I have low iron. What are some foods that I can eat to keep my iron levels regular?
Our bodies don’t produce enough iron naturally, so we need to get it from our diet. There are two types of dietary iron: heme iron (derived from hemoglobin in animals) and non-heme iron (derived from plants). In general, heme iron is more plentiful and is absorbed better by your body than non-heme iron. Therefore, you should primarily consume animal source foods while also supporting them with plant sources, in order for your body to receive enough iron.
Protein sources such as pork, beef, lamb, poultry, oysters and eggs are a good source of iron, as they have over 0.5 milligrams of iron per ounce. Organ meats have the highest iron content, but are worse for your blood cholesterol, so you may want to avoid them if you have high cholesterol. Shellfish and fish provide also provide iron, but in moderately lower levels.
For plants, serving size makes an enormous difference with respect to iron due to the variances in water weight, density and calories.
Below is a list of good iron sources from each plant group:
Produce: Asparagus, beets, bok choy, broccoli, Brussels sprouts, chard, greens, kale, peas, potato, spinach, turnips, dried apricots, cherries, coconut, currants, dates, figs, kiwi, passionfruit, prunes & watermelon.
Beans: Chickpeas (garbanzo), lentils, lima, & soybeans.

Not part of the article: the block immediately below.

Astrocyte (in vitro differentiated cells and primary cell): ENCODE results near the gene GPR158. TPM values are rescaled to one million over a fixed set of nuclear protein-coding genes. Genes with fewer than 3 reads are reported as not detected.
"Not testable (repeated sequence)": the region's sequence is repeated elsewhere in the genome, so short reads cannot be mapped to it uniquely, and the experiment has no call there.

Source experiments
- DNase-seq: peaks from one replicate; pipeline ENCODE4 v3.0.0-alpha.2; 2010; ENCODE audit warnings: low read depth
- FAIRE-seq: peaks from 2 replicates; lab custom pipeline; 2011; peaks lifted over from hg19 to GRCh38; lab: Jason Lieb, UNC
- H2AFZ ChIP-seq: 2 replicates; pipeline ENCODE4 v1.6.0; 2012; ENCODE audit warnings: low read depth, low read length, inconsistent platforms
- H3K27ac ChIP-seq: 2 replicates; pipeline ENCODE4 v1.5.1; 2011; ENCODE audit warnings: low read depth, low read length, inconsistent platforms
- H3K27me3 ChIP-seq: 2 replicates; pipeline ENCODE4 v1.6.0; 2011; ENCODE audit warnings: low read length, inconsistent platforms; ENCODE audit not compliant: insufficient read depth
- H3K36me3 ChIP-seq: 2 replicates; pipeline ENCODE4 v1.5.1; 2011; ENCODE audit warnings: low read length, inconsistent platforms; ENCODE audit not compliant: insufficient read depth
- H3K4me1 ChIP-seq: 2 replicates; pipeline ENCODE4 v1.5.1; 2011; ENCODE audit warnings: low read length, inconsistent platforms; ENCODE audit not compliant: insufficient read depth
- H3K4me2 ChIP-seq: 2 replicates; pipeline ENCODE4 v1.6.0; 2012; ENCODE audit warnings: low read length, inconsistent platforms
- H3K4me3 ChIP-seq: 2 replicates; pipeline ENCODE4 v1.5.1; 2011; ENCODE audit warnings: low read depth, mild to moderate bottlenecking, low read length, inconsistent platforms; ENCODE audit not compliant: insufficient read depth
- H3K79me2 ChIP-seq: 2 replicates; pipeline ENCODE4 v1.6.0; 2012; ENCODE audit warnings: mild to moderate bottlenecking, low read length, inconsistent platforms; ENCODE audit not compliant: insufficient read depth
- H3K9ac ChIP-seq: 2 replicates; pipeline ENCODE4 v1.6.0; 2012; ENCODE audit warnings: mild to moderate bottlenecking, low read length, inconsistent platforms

Nuts/Seeds: Almonds, hazelnuts, peanuts, & pumpkin seeds.
Grains: Whole grains (such as barley), oats, popcorn, rye, wheat germ & wild rice.
Foods rich in vitamin C — like bell peppers, tomatoes, citrus fruits and strawberries — can help with the absorption of non-heme iron if you eat them together with the non-heme iron sources listed above. Try wild rice with pecans and dried cherries or a stir-fry with tofu, bok choy, and bell peppers. Other combinations that work great together include salad with almonds and mandarin oranges, bean burritos with salsa and whole-grain cereal topped with strawberries.
Fortified foods, like cereals, can contain a high amount of iron, but a relatively low proportion of cereals are fortified with iron. Check the labels on your favorite hot or cold cereals to see if they are a quality source of iron.
– Debbie J., MS, RD
Debbie James is a registered dietitian. Any views or opinions presented in this article are solely those of the author and do not necessarily represent the opinions or recommendations of Fitness International, LLC.
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